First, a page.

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Calvé in the 1880s

One thing that stands out on pre-microphone records is the love of long vocal notes, notes held out to six, eight, ten seconds or even more. Sometimes, I guess, held to show off - when Ernestine Schumann-Heink unfolds a 17-second messa di voce in the drinking song from Lucrezia Borgia, or when Selma Kurz trills for nearly half a minute in “Der Vogel im Walde,” the reason would have to be some version of “because she can.”  But more often, maybe, they’re held out just to make time stand still. Wagner: “the basis of all musical expression is an equably sustained tone.” Sometimes there is magic in allowing the burden of drama and expression to be borne by the simple fact of a human throat pouring forth sound.

Calvé as Santuzza in the year she bought the castle

That’s what I hear in this week’s record by the fascinating Emma Calvé, who was born in 1858 and active in opera and concert from around 1880 to 1924. She was celebrated as a musical dramatist, never “just” a singer. As Ophélie in Hamlet (at La Scala, the Met, La Fenice, Covent Garden and the Paris Opera, among others) she moved many to compare her with the great stage actress Eleonora Duse. (George Bernard Shaw, not easy to please in the matter of operatic acting, endorsed the comparison.) She took part in the world premieres of Massenet’s Sapho and La Navarraise, Mascagni’s L’amico Fritz, and quite a few less-remembered operas. For half a generation she was pretty much the world’s favorite Santuzza and Carmen.

Calvé’s castle today

Calvé was a big public persona as well, a favorite for interviewers, a participant in a few scandals, and so fabulously paid that by the age of 36 she was able to purchase the 12th-century castle of Cabrières (today a luxury hotel and tourist magnet). Her origins were humble, however, and she laid great stress throughout her career on an almost mystical sense of connection to “the people” and their folklore. She emphasized folk-songs in her concert repertory, often sung with minimal accompaniment or none at all.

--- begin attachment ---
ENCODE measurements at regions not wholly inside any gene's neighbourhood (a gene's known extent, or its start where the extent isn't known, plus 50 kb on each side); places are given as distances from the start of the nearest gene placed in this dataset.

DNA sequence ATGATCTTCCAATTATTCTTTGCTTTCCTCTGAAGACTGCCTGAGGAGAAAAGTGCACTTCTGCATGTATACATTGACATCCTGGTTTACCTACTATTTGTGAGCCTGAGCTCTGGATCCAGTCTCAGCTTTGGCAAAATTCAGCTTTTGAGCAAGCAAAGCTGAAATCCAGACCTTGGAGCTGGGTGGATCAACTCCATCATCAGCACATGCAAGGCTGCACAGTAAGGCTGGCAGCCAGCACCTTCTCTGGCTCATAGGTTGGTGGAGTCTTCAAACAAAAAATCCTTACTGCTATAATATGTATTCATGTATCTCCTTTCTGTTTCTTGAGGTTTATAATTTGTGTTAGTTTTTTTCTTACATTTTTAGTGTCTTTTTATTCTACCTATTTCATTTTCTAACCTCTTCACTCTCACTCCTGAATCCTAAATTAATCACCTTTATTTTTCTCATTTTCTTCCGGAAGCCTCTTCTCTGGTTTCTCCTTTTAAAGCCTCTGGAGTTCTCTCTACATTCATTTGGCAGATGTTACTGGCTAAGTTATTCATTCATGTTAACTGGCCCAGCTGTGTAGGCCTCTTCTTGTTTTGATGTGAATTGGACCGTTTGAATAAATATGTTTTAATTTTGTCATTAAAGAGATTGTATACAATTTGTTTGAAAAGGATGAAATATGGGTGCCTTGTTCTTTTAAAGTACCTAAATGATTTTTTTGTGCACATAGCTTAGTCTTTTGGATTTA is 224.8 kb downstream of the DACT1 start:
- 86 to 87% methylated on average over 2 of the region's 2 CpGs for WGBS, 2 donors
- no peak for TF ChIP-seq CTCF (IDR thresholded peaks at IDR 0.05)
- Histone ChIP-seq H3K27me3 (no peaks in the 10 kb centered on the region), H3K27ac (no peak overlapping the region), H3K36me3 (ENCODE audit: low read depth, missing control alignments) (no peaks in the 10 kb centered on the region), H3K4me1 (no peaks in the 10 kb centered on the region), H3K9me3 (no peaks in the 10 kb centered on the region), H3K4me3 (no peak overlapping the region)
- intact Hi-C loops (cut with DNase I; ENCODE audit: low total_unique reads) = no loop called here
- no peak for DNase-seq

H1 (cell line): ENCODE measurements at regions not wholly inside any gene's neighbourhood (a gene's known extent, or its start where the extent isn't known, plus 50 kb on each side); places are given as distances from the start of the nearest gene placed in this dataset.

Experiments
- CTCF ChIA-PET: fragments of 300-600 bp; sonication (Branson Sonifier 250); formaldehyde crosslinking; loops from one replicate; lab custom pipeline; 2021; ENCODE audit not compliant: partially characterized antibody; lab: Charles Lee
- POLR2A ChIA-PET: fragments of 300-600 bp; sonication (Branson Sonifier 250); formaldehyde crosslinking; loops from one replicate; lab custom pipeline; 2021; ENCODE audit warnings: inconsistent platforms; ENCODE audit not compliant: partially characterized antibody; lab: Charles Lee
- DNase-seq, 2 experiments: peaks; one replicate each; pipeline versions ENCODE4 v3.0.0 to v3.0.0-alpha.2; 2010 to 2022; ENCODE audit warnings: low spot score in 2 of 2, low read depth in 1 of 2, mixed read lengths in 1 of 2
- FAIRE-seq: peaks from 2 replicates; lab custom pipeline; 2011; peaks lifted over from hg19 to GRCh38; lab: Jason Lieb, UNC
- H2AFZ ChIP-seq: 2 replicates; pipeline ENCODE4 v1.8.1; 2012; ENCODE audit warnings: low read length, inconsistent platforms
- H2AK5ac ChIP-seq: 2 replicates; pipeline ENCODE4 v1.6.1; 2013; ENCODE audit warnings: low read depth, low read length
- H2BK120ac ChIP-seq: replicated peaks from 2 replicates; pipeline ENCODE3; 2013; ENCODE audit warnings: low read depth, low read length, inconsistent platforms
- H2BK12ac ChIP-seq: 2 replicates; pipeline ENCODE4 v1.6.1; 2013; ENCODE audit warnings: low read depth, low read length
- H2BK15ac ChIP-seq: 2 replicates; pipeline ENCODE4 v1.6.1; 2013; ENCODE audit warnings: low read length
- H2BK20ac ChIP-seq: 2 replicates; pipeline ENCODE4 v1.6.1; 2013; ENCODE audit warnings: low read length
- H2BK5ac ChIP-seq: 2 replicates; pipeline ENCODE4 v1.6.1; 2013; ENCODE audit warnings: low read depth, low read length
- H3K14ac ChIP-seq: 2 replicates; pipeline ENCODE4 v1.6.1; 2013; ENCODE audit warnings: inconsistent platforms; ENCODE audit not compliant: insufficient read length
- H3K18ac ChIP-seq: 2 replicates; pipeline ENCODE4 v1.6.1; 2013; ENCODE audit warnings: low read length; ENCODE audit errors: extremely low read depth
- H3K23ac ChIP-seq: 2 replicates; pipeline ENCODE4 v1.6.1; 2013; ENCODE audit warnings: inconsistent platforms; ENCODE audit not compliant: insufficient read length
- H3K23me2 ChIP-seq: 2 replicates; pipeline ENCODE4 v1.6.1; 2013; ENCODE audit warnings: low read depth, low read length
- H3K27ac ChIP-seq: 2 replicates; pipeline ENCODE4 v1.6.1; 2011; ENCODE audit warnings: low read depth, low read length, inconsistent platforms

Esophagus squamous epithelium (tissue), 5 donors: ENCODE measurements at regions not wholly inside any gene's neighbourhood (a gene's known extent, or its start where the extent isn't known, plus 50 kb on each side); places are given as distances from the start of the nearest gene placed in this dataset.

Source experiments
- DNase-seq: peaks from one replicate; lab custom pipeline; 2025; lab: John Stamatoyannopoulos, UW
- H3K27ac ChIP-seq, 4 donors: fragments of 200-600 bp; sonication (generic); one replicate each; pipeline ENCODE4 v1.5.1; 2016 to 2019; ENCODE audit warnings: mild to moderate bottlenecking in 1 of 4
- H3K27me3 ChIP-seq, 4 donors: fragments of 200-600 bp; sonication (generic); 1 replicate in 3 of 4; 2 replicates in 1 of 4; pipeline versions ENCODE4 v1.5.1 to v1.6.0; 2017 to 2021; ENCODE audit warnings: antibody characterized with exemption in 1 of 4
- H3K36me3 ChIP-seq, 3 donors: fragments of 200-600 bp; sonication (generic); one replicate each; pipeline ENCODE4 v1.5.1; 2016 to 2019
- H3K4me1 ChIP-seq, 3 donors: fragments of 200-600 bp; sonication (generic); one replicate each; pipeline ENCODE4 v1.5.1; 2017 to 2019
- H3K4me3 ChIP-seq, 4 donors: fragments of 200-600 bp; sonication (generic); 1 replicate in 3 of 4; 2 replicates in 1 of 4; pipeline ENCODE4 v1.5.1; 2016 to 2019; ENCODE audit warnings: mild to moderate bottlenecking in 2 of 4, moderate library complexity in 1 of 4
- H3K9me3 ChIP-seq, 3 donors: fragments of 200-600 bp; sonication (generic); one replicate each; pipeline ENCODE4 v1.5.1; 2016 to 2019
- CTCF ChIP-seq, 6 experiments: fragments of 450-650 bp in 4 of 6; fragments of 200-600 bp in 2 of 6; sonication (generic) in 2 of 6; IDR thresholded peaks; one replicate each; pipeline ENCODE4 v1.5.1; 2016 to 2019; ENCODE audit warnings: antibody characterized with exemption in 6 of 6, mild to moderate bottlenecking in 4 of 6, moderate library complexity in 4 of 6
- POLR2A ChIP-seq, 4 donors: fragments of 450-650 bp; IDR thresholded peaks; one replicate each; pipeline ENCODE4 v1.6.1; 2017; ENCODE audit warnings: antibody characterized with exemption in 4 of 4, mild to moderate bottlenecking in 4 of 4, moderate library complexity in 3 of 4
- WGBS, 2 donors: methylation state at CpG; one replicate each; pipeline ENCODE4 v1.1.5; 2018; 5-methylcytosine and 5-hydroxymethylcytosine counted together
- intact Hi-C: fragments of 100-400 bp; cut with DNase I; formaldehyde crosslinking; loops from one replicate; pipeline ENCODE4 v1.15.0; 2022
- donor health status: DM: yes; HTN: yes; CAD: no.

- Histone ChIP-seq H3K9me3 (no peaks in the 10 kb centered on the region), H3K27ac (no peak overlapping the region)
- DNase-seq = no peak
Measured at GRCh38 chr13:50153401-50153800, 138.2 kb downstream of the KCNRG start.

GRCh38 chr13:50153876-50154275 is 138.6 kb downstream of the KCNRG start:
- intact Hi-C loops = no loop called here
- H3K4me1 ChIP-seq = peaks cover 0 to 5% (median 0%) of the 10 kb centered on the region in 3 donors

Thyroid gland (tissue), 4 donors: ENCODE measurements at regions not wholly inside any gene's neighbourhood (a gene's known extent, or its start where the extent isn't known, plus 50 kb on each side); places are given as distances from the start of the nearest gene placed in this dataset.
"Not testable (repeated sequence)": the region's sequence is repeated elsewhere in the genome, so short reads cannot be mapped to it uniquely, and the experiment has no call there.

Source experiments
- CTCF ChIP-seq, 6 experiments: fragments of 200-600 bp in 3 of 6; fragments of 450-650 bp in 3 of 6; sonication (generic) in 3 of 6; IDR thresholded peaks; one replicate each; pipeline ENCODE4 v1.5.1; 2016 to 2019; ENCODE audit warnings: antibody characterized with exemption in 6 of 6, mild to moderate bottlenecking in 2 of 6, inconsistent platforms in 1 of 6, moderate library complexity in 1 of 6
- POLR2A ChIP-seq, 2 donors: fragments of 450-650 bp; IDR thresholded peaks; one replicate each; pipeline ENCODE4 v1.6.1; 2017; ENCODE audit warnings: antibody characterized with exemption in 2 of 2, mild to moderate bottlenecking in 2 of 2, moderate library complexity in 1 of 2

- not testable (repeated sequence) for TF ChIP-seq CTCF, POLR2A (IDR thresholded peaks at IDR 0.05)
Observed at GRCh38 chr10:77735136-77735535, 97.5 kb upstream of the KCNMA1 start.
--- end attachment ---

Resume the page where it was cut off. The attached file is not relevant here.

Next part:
One of those is “Ma Lisette,” the recording heard here, made in Camden NJ a little before her 50th birthday. She sings two of the many verses preserved in folk-song collections:

J'entends, ma Lisette, j'entends dans le bois,
Oh! j'entends dans le bois une voix qui m'appelle,
Oh! j'entends dans le bois une tant belle voix !

Ton cœur, ma Lisette, fait comme un vaisseau,
Oh! fait comme un vaisseau qui s’en va-t-à la nage,
Oh! fait comme un vaisseau qui va nageant sur l’eau.

 

Calvé in the 1920s

The thing about long notes, of course, is that they have to be steady and beautiful to make the effect described above. They have to make us feel the way Faust yearned to feel about a passing moment: stay awhile! We can only imagine what Calvé’s fermatas would have sounded like with the full overtone spectrum that primitive recording couldn’t capture, but we don’t have to imagine anything to admire the absolute regularity of vibrato, or to enjoy the fine gradations of volume in the ones with diminuendo. We can also notice that singers who cultivate a quick, narrow vibrato (and don’t push) can reach their mature years without even the slightest hint of “wobble.” Worth imitation for that reason alone! Meanwhile, any singer who sets out to duplicate the length and serene steadiness heard here will find out a lot about breath control.

And if we wonder how this pure, ringing, high soprano could have been effective as Carmen and Santuzza, we can check out another folk-song, one of three “Coplas Andaluzas” recorded in 1920. The song itself seems to be undocumented elsewhere. Maybe she was remembering it from childhood - her family moved to Spain when Calvé was three, and she seems to be “remembering” a very peculiar version of the Spanish language. Try not to mind; she obviously didn’t! There may be some gibberish in the text but the concentrated expression is unmistakable, and so is the power and color of the low register. This time the final long note is a messa di voce on the D-flat two octaves below the one at the end of “Ma Lisette.”

 

Teatro Nuovo puts great emphasis on learning from the singers who had never heard, or heard of, microphone singing - primitive recordings from more than a century ago, forming a link to the traditions of opera’s heyday and the infinite potential of the natural, unassisted human voice. Check this space regularly for samples, and click here for some pointers on how to listen.